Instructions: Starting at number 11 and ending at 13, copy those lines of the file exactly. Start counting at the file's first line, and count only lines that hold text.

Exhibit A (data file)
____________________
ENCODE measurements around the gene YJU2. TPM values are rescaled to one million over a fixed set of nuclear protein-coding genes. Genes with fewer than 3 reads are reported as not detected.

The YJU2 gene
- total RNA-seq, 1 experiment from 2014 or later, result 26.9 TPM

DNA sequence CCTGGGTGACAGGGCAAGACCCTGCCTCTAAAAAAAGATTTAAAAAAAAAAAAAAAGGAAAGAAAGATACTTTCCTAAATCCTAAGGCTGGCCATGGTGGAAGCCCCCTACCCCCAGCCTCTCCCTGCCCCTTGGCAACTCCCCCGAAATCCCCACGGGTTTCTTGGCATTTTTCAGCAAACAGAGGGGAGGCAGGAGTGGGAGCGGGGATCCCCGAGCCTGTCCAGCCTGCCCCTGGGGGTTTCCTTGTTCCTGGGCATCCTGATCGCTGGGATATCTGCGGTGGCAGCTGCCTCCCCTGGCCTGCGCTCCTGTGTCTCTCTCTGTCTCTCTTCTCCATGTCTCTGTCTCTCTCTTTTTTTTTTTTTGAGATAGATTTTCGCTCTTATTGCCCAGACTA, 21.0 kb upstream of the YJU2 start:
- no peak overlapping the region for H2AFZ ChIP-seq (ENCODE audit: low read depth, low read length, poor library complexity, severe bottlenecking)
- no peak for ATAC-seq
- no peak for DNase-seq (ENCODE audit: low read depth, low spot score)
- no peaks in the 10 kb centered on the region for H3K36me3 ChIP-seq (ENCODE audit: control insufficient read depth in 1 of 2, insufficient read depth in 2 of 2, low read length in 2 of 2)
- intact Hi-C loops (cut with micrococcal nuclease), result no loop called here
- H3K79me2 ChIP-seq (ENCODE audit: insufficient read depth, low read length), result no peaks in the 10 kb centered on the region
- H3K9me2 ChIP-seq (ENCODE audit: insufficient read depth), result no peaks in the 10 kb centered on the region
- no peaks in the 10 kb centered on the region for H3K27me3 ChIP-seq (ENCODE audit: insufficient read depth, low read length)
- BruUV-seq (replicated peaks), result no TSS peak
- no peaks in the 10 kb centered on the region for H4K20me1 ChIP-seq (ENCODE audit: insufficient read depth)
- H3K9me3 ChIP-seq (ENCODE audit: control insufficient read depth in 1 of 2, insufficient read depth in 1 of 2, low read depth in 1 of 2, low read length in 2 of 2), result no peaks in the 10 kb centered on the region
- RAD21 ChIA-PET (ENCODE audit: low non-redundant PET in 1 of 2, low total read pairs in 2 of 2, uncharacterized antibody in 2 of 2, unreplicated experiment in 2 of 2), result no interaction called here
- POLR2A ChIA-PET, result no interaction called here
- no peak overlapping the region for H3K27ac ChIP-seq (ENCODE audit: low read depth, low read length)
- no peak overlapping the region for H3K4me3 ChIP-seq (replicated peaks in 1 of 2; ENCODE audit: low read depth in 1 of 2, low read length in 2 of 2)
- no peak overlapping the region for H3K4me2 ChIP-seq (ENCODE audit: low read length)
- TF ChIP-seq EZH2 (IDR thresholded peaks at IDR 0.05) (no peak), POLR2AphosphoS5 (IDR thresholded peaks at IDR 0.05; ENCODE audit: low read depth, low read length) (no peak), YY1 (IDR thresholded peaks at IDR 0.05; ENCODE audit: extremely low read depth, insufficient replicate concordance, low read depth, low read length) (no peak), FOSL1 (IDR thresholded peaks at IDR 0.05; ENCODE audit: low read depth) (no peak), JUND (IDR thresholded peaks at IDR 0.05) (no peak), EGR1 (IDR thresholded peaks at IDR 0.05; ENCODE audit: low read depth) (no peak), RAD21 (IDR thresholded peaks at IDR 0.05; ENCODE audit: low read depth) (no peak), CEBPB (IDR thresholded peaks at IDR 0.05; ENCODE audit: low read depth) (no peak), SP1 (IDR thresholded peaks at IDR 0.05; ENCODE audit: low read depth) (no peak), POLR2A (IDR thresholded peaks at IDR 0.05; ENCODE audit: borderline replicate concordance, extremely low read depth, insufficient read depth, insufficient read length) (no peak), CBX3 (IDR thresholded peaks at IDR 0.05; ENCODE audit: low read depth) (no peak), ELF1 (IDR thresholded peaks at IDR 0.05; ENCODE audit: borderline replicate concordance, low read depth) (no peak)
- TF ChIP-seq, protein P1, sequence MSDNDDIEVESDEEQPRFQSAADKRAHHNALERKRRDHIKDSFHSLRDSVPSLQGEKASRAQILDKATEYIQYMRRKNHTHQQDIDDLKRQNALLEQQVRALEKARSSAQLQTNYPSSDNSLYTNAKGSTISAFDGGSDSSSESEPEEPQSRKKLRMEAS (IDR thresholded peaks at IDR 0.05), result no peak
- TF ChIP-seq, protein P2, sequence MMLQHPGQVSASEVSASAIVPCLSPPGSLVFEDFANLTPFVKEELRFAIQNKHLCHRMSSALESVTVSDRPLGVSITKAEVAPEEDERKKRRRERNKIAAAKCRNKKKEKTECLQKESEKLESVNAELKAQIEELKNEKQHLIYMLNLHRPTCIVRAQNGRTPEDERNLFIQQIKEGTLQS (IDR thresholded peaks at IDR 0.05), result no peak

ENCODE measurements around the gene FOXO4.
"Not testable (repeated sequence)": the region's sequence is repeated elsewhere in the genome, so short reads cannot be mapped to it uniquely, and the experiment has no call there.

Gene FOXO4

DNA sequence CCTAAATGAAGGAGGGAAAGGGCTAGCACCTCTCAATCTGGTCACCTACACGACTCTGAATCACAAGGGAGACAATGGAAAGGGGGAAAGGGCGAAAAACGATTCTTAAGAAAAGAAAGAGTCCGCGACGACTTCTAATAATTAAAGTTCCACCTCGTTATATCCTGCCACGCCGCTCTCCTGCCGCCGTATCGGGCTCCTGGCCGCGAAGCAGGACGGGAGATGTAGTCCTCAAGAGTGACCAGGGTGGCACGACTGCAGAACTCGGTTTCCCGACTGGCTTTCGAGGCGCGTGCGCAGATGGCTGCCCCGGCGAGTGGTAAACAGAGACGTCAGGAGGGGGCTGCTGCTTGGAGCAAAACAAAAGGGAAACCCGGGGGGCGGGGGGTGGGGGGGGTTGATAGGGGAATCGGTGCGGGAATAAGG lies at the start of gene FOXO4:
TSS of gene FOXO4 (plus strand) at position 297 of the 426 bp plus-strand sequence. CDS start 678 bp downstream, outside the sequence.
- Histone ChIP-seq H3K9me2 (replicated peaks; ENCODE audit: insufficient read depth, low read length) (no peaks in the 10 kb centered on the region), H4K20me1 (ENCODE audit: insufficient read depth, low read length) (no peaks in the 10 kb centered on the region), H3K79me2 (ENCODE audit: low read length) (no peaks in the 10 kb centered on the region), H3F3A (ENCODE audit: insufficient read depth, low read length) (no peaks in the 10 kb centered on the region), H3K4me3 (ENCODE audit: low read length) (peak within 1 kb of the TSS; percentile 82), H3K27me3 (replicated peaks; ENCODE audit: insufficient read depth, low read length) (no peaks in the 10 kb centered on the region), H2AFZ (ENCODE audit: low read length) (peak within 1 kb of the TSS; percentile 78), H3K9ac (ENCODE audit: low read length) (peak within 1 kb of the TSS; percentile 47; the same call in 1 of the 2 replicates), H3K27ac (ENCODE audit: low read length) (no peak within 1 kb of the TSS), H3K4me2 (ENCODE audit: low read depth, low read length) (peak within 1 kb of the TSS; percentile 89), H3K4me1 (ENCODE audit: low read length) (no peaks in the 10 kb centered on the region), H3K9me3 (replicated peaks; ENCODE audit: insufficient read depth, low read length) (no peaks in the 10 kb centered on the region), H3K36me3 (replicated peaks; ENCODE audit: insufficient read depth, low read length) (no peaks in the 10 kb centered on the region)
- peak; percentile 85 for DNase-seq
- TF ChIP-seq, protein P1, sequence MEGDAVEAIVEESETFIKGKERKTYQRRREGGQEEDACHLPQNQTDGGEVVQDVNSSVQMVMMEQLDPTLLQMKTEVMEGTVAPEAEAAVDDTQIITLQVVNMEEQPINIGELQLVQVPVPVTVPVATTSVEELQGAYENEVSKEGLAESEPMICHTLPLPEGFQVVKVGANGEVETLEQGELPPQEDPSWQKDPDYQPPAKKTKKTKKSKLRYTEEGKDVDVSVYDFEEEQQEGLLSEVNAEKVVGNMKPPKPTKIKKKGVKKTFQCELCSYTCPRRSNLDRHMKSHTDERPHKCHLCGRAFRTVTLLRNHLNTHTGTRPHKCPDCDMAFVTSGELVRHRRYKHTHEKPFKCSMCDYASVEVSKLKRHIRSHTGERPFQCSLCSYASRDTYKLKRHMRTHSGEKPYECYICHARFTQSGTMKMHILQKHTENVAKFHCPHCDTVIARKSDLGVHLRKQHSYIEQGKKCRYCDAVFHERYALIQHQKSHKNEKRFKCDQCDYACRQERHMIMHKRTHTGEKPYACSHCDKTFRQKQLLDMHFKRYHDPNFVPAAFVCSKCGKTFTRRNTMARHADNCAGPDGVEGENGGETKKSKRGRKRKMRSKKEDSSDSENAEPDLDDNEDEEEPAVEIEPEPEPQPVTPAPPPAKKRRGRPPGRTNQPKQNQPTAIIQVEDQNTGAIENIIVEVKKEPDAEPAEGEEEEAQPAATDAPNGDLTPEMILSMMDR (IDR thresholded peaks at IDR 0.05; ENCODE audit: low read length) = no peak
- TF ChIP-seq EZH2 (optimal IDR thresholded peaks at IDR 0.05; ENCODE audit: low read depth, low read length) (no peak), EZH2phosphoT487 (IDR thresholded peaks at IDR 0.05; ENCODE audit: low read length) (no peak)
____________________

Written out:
- H3K9me2 ChIP-seq (ENCODE audit: insufficient read depth), result no peaks in the 10 kb centered on the region
- no peaks in the 10 kb centered on the region for H3K27me3 ChIP-seq (ENCODE audit: insufficient read depth, low read length)
- BruUV-seq (replicated peaks), result no TSS peak